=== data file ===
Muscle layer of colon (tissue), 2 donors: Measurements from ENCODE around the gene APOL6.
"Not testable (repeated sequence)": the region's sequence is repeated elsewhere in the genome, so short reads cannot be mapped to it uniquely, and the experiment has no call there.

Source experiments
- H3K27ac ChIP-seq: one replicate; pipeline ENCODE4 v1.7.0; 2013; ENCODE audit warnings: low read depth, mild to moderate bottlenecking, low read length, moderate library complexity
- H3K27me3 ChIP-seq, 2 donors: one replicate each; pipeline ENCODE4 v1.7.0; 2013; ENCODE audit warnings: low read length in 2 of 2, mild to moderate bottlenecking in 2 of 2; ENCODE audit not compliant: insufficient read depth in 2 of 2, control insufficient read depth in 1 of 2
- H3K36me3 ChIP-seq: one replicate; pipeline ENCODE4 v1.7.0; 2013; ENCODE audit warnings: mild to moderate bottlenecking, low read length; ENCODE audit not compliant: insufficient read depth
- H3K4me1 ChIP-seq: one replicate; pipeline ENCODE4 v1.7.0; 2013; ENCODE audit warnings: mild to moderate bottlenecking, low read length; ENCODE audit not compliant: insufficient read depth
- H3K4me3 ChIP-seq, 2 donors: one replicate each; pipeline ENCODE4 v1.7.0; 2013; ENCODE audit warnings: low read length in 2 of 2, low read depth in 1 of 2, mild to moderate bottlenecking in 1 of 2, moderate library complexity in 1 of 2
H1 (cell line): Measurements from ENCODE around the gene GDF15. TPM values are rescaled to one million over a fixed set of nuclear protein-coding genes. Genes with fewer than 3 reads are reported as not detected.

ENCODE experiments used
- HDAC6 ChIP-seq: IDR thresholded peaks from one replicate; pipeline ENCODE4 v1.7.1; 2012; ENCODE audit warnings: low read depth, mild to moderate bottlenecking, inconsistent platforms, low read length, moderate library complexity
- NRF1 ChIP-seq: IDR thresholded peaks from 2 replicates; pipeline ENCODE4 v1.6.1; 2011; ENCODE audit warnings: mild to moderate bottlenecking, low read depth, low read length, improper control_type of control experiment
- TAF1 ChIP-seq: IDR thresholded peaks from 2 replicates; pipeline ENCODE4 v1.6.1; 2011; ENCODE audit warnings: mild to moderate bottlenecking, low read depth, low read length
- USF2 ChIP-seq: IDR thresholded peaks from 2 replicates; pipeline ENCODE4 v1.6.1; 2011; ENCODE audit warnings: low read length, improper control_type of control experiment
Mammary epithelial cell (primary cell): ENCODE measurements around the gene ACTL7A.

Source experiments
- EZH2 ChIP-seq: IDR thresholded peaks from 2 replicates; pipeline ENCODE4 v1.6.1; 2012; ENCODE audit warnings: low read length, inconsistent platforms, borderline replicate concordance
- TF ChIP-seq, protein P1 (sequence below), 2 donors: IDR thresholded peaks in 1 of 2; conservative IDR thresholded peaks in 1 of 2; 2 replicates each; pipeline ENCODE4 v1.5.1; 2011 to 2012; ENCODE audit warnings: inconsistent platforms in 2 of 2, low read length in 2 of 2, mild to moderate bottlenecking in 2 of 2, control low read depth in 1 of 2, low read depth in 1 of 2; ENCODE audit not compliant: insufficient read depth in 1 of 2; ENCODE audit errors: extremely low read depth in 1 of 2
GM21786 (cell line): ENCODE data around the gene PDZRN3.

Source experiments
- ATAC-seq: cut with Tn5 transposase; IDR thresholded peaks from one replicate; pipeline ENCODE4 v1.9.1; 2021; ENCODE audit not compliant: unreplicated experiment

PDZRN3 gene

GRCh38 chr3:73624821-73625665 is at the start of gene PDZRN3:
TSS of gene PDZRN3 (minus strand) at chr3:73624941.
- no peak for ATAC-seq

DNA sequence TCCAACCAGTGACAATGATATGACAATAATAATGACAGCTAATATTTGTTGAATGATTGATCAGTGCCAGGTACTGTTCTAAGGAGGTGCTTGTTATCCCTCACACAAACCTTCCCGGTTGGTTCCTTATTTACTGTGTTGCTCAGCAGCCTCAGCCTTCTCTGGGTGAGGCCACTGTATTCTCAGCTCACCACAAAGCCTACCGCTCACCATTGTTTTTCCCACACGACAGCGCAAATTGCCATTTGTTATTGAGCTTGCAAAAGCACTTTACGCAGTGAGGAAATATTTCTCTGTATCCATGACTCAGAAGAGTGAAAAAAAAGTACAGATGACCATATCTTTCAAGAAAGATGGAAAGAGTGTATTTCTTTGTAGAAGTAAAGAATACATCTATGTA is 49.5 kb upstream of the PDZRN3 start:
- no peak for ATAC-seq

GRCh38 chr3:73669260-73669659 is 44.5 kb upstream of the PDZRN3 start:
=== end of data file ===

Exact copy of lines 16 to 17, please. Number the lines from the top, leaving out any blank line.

Source experiments
- EZH2 ChIP-seq: IDR thresholded peaks from 2 replicates; pipeline ENCODE4 v1.6.1; 2012; ENCODE audit warnings: low read length, inconsistent platforms, borderline replicate concordance